The taxing issue of burden

One thing I have noticed of late is that many people want to talk about tax cuts in terms of “who gets what”.  We see someone with an income of $XXX and say they will get $Y a week from the tax cut.  I find this perplexing as I have never seen tax this way.

The reason why I find this way of looking at tax changes strange is that it ignores how prices change in response to the structure of the tax system.  I fear that, to many people, this seems like a benign (possibly even esoteric) issue – when actually it is one of the most essential issues to keep in mind when thinking about the design of a tax system.

Partial equilibrium

The first step required to analyse this is our good friend the “economic scissors” – or supply and demand.  The introduction of a tax creates a “wedge” between our supply and demand curves, which in turn implies that the quantity produced in the industry is lower, and the prices faced by the supplier and the purchaser are different.

Now in the case of the labour market, the purchaser is a firm and the suppliers are workers.  Only by looking at how responsive supply and demand are to changes in the “price” (wages)  can we infer what will happen when we change the tax rate – both to the welfare of the individuals in the market and the output produced in the market.

Update:  Eric Crampton discusses experimental evidence that shows where people struggle with this concept.

General equilibrium

However, our scissors only take us so far.  The labour market is not independent of other markets out in society.  A higher tax in the labour market implies that input costs are higher in the goods market – a factor that influences prices and output.  Furthermore, lower production in the labour market implies just that – lower production/output.

Given the general nature of a tax on all labour income, and given the fact that labour is an input, it is not really clear exactly how a tax on one group will impact on everyone is society.  It is possible to say that, although a tax on the wealthy which redistributes will make the poor relatively better off – it may also make them worse off in an absolute sense [note, this is not inconsistent with the second welfare theorem as a labour tax has a supply side impact that a “redistribution of endowments” does not].  Now I don’t believe that we are near a stage where this is the case – but it does illustrate that the idea of redistribution is inherently fraught with complications.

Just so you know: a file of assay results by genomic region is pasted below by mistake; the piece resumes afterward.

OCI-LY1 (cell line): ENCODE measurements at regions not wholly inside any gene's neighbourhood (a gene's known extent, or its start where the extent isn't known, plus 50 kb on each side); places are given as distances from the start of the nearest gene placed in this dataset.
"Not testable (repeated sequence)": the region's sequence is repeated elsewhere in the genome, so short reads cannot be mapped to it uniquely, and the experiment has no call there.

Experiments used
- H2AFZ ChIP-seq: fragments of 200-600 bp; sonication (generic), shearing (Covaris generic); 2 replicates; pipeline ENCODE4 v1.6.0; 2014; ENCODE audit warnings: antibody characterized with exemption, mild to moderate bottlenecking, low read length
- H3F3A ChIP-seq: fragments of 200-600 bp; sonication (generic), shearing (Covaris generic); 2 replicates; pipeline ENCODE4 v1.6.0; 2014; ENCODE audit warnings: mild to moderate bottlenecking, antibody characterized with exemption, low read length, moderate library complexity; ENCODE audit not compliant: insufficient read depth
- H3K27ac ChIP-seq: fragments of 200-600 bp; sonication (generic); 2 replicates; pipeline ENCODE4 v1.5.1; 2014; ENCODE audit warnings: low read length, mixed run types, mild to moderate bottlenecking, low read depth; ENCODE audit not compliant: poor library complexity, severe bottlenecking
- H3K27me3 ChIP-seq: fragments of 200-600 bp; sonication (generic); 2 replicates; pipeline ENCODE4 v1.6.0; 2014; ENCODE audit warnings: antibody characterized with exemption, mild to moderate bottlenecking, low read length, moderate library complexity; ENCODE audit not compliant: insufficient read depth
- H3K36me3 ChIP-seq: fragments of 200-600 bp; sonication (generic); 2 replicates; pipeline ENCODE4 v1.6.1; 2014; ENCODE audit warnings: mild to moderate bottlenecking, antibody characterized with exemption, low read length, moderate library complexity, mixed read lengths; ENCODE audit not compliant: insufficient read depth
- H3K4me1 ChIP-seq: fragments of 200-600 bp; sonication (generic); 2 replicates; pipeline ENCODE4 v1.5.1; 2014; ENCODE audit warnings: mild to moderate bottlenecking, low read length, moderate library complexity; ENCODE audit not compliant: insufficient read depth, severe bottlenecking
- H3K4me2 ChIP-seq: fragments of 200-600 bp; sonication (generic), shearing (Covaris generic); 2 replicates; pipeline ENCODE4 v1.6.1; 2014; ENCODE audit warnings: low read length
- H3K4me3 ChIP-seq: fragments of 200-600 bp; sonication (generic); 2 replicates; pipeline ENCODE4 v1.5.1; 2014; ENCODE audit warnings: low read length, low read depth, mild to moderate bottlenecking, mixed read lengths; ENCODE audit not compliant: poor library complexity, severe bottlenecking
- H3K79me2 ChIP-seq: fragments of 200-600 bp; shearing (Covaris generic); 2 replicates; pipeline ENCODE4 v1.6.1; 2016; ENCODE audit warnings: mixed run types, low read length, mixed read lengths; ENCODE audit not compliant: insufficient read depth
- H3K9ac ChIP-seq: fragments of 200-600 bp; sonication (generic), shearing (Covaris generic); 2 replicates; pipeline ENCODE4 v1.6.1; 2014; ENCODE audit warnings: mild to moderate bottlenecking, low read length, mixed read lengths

Time path

Furthermore, the welfare costs of the transition between different tax systems are inherently difficult to understand.  Saying that so-and-so gets a $Y a week tax cut may be true in that very moment of time – but within a year the path of prices in the goods market, the negotiation of wages in the labour market, and the path of government spending will all have likely changed relative to their pre-tax cut level.

As a result, how this transition functions has costs and benefits in of itself – which is also an important issue to understand.

Conclusion

As we have described above, the issue of “redistribution” through “labour tax” is unclear.  This is one of the primary reasons why economists like the idea of a “flat tax” – since the redistributive impact of progressive taxation in itself is unclear.

If we combine a flat tax system with a targeted benefit system (which is based on both extensive research and an exploration of societies preference for redistribution) we have a clear and transparent equity-efficiency trade-off.  This seems like an appropriate way of forming, and then fulfilling, our social contract.

However, the same people complaining about the $Y a week so-and-so gets would criticise such a shift to a flat tax system on the same grounds.  Hopefully, by pointing out that such a static view of tax changes doesn’t make sense we can help put the desires for a more transparent tax system in context.

  • Nobody understands even first round tax incidence, never mind GE. You’ve seen the Tyran and Sausgrubber experiments on tax incidence, right?

  • @Eric Crampton

    “Nobody understands even first round tax incidence, never mind GE”

    I would hope that 7th form (sorry Year 13) and 1st year economics students understand tax incidence – they have to make up a fair chunk of the population right?

    “You’ve seen the Tyran and Sausgrubber experiments on tax incidence, right?”

    No I haven’t. But you have piqued my interest – link?

  • It’s linked here, but since you don’t know the piece, it’s probably worth my posting on more generally…hold 5 minutes…

  • @Eric Crampton

    Excellent!

  • Ok, I admit it. I’m having trouble getting my head around this post.

    Basically you’re arguing that Paul Reynolds’ going to take a pay cut (or less of an increase) due to paying lower taxes, and my broadband bill is going to go down?

  • @Chris Baxter

    Here:

    http://www.tvhe.co.nz/2010/02/19/a-150000-pay-increase/